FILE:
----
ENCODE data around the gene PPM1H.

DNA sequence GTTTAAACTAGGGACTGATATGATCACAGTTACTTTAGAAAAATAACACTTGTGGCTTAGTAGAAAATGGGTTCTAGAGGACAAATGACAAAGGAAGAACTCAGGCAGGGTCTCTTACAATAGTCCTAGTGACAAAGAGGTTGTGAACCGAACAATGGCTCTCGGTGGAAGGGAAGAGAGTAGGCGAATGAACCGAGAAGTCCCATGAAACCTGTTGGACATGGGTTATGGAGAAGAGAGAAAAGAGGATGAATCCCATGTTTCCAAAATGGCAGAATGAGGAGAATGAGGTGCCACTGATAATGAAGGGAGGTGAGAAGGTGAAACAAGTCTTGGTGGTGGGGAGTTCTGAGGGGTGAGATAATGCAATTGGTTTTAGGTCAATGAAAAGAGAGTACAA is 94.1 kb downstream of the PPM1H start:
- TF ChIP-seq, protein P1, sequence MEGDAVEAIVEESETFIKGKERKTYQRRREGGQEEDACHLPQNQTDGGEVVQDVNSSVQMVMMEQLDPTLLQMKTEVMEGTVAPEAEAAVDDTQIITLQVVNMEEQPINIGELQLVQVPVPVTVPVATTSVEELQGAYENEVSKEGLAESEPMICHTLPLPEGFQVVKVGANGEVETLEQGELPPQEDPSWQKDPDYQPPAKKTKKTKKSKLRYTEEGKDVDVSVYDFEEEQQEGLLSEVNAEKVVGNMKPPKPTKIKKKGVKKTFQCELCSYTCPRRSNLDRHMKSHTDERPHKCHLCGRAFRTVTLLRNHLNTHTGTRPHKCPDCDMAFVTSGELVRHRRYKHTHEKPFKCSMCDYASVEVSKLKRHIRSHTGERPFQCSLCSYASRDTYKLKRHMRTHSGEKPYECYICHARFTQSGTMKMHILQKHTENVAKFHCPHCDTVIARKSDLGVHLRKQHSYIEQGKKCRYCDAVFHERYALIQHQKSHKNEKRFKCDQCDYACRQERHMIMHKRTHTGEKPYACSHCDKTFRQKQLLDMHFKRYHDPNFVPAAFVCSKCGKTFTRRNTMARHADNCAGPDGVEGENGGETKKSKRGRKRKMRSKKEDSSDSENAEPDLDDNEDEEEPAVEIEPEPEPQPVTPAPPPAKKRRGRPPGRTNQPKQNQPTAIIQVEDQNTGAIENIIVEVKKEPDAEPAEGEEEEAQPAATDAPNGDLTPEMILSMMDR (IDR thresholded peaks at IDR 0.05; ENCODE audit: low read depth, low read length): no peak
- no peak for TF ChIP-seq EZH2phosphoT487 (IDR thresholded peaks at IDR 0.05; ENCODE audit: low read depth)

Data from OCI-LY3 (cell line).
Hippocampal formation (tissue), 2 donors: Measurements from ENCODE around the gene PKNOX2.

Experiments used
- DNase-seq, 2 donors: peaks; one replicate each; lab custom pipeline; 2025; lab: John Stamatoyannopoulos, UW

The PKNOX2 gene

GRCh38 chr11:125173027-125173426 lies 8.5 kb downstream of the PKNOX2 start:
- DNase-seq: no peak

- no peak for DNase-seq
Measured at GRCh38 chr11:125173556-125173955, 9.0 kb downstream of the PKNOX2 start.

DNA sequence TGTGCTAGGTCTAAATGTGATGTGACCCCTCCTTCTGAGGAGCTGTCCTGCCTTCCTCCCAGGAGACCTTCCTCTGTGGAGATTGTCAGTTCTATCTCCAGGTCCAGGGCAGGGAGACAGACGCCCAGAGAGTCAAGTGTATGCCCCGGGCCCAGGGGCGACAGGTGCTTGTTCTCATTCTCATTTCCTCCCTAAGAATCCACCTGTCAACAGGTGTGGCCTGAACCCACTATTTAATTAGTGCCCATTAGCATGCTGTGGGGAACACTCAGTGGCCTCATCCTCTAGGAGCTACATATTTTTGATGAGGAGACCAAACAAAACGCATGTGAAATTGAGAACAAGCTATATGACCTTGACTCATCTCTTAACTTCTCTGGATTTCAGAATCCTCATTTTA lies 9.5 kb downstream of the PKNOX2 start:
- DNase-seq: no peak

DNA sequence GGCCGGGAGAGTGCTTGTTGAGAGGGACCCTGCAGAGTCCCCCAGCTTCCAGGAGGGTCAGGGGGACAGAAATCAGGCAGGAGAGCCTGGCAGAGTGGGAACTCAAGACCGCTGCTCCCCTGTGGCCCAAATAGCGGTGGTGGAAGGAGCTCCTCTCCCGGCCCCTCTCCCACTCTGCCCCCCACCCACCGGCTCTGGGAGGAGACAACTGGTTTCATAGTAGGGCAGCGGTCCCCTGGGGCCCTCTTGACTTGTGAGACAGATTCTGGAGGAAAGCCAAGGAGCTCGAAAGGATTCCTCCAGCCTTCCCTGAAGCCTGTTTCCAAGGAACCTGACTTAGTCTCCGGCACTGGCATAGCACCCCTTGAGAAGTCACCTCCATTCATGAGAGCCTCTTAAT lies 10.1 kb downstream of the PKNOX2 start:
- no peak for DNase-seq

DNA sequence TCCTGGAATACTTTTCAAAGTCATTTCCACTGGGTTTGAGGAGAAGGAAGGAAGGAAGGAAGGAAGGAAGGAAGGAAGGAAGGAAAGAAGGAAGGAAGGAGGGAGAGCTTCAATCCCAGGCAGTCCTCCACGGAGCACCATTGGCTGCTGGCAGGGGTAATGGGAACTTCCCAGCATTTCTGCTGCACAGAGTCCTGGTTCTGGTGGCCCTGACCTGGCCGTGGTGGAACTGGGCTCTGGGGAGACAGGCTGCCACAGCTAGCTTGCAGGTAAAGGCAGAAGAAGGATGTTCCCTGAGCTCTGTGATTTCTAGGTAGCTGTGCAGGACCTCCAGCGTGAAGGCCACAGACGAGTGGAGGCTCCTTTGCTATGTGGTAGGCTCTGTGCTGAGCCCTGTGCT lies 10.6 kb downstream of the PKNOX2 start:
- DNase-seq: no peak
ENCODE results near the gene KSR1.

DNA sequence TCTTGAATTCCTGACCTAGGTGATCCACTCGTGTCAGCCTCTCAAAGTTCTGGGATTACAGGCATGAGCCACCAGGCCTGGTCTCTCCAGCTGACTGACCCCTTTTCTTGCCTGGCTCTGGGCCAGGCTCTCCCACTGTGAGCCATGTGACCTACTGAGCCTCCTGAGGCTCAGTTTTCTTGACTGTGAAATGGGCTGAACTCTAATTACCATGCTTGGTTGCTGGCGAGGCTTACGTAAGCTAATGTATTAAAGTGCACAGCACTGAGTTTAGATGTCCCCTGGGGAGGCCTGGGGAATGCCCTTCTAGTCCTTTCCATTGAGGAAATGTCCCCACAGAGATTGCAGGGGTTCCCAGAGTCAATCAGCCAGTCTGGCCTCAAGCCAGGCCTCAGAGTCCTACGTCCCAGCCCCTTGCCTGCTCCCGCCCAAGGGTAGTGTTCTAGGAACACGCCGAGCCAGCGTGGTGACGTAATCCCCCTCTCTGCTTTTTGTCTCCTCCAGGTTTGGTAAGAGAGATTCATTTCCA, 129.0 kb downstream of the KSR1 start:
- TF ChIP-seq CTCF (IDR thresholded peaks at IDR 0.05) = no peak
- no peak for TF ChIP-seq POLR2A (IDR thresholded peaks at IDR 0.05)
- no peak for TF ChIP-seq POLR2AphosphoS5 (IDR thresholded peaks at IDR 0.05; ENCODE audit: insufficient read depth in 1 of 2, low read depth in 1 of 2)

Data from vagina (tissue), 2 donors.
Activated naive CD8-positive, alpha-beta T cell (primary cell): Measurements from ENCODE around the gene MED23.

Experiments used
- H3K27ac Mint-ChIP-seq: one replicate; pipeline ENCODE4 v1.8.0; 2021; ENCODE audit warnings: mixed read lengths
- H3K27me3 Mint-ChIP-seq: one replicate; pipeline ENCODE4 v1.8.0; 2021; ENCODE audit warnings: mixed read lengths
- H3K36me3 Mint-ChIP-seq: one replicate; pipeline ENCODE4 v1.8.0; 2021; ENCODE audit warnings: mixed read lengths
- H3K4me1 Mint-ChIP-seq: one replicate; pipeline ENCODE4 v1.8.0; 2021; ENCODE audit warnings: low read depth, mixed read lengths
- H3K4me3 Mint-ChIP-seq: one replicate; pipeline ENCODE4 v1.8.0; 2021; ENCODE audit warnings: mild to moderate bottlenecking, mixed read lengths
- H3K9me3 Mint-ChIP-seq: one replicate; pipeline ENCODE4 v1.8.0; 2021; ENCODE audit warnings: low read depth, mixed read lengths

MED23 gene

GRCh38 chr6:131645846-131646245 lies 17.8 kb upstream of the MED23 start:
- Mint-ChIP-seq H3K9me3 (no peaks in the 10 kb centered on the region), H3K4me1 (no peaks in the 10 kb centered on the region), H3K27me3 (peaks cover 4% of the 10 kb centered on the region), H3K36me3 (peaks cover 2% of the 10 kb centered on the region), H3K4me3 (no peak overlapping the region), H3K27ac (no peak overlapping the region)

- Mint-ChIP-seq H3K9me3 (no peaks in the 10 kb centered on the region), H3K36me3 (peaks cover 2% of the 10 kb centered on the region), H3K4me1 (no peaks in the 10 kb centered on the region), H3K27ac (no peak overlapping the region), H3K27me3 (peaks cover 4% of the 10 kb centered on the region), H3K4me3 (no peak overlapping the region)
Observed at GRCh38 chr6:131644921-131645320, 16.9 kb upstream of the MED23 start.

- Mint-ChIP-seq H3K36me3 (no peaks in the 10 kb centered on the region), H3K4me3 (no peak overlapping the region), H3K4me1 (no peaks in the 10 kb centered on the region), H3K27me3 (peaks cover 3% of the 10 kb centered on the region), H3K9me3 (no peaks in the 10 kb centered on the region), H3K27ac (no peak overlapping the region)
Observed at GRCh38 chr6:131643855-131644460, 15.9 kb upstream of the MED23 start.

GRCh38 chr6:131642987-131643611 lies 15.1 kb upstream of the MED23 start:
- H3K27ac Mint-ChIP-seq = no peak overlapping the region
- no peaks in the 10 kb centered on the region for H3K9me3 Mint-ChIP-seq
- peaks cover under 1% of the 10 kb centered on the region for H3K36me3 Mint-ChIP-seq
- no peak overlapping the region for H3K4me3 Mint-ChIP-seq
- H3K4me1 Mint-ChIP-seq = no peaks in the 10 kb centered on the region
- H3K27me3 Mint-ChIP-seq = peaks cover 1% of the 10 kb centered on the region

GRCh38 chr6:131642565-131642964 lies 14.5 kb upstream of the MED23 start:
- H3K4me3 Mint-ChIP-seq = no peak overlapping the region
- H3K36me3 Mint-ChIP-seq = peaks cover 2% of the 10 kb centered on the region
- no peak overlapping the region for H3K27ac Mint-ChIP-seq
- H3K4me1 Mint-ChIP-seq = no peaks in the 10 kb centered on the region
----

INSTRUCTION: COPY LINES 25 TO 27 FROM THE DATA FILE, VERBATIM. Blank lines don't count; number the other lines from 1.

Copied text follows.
Data from vagina (tissue), 2 donors.
Activated naive CD8-positive, alpha-beta T cell (primary cell): Measurements from ENCODE around the gene MED23.

Experiments used